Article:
Market Predictions

NZ Housing Market Predictions 2023: Will the market rise or fall?

  • 29th Jan 2023

2023 Market Predictions

Interest rate rises, a possible change of government, and waiting lists for international buyers – what will 2023 bring for the New Zealand property market?

As the old quip goes, predictions are tough, especially when they’re about the future, and there have been plenty of incorrect predictions from very smart people over the past few highly unusual and uniquely stressful Covid-dominated years. Throughout 2020 and 2021, we saw huge increases in property prices and other asset classes as Government money was pumped into the economy and interest rates hit historic lows. But in 2022, as we started to see the economic side-effects of these policies, interest rates rose along with inflation, the market tightened up considerably, sentiment changed quickly, and Fear of Missing Out was well and truly replaced by Fear of Overpaying.

Will property prices rise or fall in 2023? 

Across the country, sales volumes in November 2022 were back 37% year on year, median prices decreased by 12% year on year, and homes took on average 12 days longer to sell than the same time in 2021. It always takes a while for the expectations of buyers and sellers to meet after a period of rapid price growth, but if a listing is coming in now, vendors are generally aware of the state of what is now undoubtedly a buyer’s market.

Property prices are still well-above pre-Covid levels, but humans are short term creatures and the principle of loss aversion means we feel decreases more keenly than we appreciate gains. Fortunately for owners, there is a sense that we may be getting close to the low point of this downcycle.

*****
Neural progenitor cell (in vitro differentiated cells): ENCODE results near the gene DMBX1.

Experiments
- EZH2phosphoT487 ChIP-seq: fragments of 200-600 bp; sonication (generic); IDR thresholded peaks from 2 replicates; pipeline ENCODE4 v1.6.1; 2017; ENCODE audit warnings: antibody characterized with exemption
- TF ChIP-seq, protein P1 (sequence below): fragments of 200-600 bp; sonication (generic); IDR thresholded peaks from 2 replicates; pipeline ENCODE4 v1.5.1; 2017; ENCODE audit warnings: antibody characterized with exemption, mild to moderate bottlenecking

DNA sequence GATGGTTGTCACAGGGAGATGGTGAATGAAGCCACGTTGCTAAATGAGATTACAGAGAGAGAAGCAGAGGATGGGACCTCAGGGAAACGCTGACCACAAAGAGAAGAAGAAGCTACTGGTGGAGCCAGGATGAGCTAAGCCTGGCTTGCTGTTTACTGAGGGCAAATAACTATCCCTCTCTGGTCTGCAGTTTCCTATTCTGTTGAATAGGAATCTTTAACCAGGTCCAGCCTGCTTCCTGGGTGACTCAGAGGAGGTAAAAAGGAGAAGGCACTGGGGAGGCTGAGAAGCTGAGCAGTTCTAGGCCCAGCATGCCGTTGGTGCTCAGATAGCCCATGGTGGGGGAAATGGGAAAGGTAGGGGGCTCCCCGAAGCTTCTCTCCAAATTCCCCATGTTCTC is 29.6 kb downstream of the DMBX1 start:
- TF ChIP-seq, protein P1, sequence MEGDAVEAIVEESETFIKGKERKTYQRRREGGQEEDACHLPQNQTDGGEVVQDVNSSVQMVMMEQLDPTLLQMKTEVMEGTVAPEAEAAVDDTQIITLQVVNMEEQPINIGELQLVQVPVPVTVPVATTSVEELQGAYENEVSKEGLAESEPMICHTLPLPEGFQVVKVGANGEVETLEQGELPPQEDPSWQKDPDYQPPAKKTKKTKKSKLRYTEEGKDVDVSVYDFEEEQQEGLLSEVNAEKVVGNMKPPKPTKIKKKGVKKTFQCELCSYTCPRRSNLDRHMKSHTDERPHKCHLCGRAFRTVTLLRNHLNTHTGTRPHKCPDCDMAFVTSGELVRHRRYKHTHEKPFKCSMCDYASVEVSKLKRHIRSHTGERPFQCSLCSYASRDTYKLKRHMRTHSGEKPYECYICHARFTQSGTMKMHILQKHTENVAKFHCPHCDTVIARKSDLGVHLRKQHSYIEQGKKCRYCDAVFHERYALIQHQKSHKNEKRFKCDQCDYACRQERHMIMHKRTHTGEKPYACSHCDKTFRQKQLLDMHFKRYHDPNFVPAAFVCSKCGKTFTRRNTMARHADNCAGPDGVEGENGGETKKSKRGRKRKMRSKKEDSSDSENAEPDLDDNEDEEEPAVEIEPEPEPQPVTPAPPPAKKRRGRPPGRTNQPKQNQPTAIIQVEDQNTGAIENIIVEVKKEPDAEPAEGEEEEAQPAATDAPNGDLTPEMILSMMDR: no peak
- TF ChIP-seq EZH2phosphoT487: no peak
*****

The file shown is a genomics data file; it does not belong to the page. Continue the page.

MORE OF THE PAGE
The ANZ suggests that from the peak of the market (November 2021) to the trough (no-one quite knows, but they are picking May), there will be a 22% drop in house prices, but different parts of the market and different regions are being affected in different ways. As A. Bradley Nelson, Sotheby’s International Realty’s chief marketing officer says in its just released 2023 Luxury Outlook, “conventional wisdom about supply and demand and interest-rate fluctuation would suggest luxury home prices should be falling, but we simply did not see that in 2022. Prices, for the most part, remained steady in 2022.”

We experienced a similar scenario in the New Zealand market. For good quality properties that are priced sensibly, we’re still doing deals and the prices have remained stable. Where a vendor is 10% or 20% over the market, some buyers are baulking, in part because there are now other options available to them. Some vendors are committed to their price and will hang around until they get what they’re asking, and this is more prevalent at the higher end where they may not need to sell. 

Social   Luxury Outlook 2023   Untitled Page

The impact of interest rates on the NZ property market 

Interest rates have had a major effect on sentiment (and, so, prices) and what’s being done by the Reserve Bank now probably won’t be felt until later this year. The 75 basis point hike of the official cash rate to 4.25% in November was aggressive, and the ANZ suggests that it may peak at 5.75% in May.

While some buyers may be waiting due to ongoing economic uncertainty, others see opportunities for good deals in a flat market.

Retail rates aren’t going to reverse until those hikes have well and truly flushed through the system and had an impact on inflation. This has definitely affected buyers in the $1-5 million bracket and some potential vendors that may need to refinance if they were to sell have definitely pressed pause. But for properties selling for $7-8 million and up, these sorts of interest rate decisions don’t have as much of an effect, because many luxury purchases are made in cash. Added to that, the luxury sector continues to boom as a result of the wealth created over the past few years. As the Luxury Outlook notes, aggregate global wealth over 2021 grew by 12.7% to an estimated US$463.6 trillion, the fastest annual growth rate ever recorded, according to the Global Wealth Report 2022 from Credit Suisse. While some buyers may be waiting due to ongoing economic uncertainty, others see opportunities for good deals in a flat market.

The bigger picture